The aim of this study was to analyse whether the global trend in drug prescriptions for attention-deficit hyperactivity disorders (ADHD), as observed during the last years and often criticized as medicalization, have remained stable or shifted.
This observational study was based on a secondary analysis of data from a large German database including patients with an ADHD diagnosis between 2008 and 2018. Prescription data comprised all important ADHD drugs.
A total of 620 practices delivered data from a total of 77,504 patients (31% of them females) with a diagnosis of AHDH. Nearly 38% (29,396/77,504) of all patients received, at least, one prescription for an ADHS medicine between 2008 and 2018. The number of patients receiving a drug steadily increased annually until 2012 and then slowly fell, but unevenly distributed across the age groups. While the number of younger patients ( ≤ 16 years) receiving a prescription fell by 24% and the defined daily doses (DDDs) remained stable, the number of patients between 17 and 24 years receiving a prescription increased by 113% and the DDDs by 150%. Respectively, the number of older adults (≥ 25 years) with a prescription increased by 355% and the DDDs by 515%. Nearly one-third of older adults received an ADHD medicine only once.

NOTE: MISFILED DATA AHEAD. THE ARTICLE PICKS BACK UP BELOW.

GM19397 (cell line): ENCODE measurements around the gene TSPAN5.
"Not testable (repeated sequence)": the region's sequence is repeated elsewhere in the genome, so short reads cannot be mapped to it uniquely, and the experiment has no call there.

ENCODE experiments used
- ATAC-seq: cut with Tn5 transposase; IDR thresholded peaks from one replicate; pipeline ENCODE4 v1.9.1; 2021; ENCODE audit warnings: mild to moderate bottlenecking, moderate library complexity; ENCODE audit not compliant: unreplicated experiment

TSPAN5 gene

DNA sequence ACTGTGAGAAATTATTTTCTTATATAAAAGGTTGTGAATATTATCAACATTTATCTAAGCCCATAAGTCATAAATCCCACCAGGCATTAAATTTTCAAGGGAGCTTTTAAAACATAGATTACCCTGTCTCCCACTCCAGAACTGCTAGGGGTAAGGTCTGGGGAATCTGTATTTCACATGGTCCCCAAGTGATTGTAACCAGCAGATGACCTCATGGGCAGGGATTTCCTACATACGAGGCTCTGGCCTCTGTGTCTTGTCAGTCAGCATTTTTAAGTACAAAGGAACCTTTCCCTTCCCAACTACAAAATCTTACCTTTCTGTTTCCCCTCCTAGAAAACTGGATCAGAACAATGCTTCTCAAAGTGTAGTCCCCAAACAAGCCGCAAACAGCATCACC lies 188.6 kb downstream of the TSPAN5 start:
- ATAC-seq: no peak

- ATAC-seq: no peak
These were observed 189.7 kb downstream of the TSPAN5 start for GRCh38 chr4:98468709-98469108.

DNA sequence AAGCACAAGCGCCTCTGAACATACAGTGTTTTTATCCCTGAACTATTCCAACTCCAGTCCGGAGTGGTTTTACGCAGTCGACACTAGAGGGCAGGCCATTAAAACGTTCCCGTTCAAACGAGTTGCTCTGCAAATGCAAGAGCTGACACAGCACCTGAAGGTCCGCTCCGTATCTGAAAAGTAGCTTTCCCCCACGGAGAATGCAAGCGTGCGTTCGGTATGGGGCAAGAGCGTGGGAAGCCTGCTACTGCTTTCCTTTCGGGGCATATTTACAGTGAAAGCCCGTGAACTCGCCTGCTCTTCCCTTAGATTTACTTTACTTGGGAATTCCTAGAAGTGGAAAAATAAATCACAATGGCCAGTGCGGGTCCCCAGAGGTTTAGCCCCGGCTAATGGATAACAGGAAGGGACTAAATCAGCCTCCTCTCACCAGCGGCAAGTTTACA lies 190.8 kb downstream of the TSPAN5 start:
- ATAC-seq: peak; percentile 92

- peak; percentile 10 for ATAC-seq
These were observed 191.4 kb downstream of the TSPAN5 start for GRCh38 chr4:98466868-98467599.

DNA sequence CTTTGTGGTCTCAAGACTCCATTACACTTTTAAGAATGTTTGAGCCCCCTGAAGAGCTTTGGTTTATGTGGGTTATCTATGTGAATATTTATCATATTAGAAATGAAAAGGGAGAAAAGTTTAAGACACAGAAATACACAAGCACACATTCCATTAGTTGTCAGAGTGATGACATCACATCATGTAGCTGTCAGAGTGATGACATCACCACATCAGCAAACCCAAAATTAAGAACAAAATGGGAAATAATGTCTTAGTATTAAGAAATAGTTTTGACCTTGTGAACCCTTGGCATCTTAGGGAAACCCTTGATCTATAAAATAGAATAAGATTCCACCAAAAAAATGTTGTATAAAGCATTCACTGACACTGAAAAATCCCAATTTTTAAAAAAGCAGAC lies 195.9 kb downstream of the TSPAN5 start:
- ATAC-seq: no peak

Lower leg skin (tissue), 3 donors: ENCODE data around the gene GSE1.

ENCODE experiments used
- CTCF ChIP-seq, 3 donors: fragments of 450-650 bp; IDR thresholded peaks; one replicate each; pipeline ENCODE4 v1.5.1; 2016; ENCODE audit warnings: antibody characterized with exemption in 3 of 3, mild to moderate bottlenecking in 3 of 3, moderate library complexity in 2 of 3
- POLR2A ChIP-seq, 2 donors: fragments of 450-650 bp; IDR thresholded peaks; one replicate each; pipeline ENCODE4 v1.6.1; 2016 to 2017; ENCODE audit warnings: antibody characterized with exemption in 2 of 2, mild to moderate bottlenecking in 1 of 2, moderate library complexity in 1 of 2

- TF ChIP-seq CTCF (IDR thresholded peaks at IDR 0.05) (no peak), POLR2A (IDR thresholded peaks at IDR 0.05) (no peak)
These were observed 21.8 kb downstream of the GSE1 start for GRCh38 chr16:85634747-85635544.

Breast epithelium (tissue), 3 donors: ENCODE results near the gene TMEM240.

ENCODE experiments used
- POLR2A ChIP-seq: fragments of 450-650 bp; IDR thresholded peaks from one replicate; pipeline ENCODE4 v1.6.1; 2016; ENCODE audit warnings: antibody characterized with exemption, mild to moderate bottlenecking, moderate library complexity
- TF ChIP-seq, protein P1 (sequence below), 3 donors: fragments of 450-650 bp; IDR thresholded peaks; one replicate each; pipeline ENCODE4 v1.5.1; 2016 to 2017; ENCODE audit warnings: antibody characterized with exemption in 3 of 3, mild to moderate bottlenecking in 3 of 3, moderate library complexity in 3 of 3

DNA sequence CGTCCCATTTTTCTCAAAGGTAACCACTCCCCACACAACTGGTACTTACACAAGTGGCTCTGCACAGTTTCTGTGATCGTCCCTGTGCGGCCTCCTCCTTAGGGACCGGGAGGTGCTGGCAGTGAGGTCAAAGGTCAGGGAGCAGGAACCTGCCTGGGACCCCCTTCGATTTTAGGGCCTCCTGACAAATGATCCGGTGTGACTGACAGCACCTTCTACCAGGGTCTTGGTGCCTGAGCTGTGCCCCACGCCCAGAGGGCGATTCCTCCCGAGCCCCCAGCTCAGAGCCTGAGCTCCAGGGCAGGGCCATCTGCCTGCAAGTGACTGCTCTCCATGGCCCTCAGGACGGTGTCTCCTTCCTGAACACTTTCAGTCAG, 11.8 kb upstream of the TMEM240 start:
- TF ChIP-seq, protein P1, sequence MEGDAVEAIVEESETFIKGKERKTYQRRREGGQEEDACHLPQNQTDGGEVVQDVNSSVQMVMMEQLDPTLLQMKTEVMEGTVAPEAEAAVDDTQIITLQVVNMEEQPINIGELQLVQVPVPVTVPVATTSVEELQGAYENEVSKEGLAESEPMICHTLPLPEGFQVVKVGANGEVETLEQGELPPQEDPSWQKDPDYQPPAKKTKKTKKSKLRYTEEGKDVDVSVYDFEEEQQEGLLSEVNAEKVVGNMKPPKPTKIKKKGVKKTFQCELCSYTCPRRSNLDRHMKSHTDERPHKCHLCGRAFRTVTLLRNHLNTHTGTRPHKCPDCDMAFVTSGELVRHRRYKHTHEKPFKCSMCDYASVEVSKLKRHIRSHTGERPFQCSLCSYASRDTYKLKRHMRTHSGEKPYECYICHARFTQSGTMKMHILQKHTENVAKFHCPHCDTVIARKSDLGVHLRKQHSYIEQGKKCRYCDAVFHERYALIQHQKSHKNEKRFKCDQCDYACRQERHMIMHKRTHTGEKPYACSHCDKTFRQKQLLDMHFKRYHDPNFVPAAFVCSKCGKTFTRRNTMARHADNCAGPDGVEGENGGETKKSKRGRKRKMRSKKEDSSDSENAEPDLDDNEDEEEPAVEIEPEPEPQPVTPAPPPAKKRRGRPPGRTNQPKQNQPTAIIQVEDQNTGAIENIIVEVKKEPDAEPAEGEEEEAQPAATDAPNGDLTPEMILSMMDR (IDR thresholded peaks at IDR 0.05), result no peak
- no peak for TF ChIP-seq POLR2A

The ever-increasing prescription of ADHD medicines stopped some years ago for children. ADHS and its pharmacological management are increasingly observed among older adolescents and adults, with a different pattern of drug persistence compared with children.